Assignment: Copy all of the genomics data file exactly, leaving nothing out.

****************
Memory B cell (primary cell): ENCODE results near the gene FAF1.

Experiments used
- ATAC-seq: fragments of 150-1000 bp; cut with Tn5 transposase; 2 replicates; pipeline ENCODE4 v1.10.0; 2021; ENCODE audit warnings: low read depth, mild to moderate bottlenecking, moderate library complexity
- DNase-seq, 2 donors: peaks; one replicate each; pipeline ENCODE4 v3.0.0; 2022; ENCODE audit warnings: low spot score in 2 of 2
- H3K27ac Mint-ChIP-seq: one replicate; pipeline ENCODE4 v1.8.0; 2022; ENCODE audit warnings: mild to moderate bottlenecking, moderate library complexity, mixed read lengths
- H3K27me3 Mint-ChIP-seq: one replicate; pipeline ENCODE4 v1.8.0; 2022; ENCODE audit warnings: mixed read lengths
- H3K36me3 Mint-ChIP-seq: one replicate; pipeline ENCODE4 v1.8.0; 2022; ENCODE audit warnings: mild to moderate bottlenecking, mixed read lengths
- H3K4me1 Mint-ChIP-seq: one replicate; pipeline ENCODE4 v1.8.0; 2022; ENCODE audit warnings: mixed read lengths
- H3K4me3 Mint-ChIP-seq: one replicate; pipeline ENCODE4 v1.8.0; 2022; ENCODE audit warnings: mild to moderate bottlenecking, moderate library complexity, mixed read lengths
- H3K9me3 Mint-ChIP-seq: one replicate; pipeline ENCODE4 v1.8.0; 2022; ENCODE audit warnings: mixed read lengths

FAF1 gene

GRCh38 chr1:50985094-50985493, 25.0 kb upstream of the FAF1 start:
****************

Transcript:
Memory B cell (primary cell): ENCODE results near the gene FAF1.

Experiments used
- ATAC-seq: fragments of 150-1000 bp; cut with Tn5 transposase; 2 replicates; pipeline ENCODE4 v1.10.0; 2021; ENCODE audit warnings: low read depth, mild to moderate bottlenecking, moderate library complexity
- DNase-seq, 2 donors: peaks; one replicate each; pipeline ENCODE4 v3.0.0; 2022; ENCODE audit warnings: low spot score in 2 of 2
- H3K27ac Mint-ChIP-seq: one replicate; pipeline ENCODE4 v1.8.0; 2022; ENCODE audit warnings: mild to moderate bottlenecking, moderate library complexity, mixed read lengths
- H3K27me3 Mint-ChIP-seq: one replicate; pipeline ENCODE4 v1.8.0; 2022; ENCODE audit warnings: mixed read lengths
- H3K36me3 Mint-ChIP-seq: one replicate; pipeline ENCODE4 v1.8.0; 2022; ENCODE audit warnings: mild to moderate bottlenecking, mixed read lengths
- H3K4me1 Mint-ChIP-seq: one replicate; pipeline ENCODE4 v1.8.0; 2022; ENCODE audit warnings: mixed read lengths
- H3K4me3 Mint-ChIP-seq: one replicate; pipeline ENCODE4 v1.8.0; 2022; ENCODE audit warnings: mild to moderate bottlenecking, moderate library complexity, mixed read lengths
- H3K9me3 Mint-ChIP-seq: one replicate; pipeline ENCODE4 v1.8.0; 2022; ENCODE audit warnings: mixed read lengths

FAF1 gene

GRCh38 chr1:50985094-50985493, 25.0 kb upstream of the FAF1 start: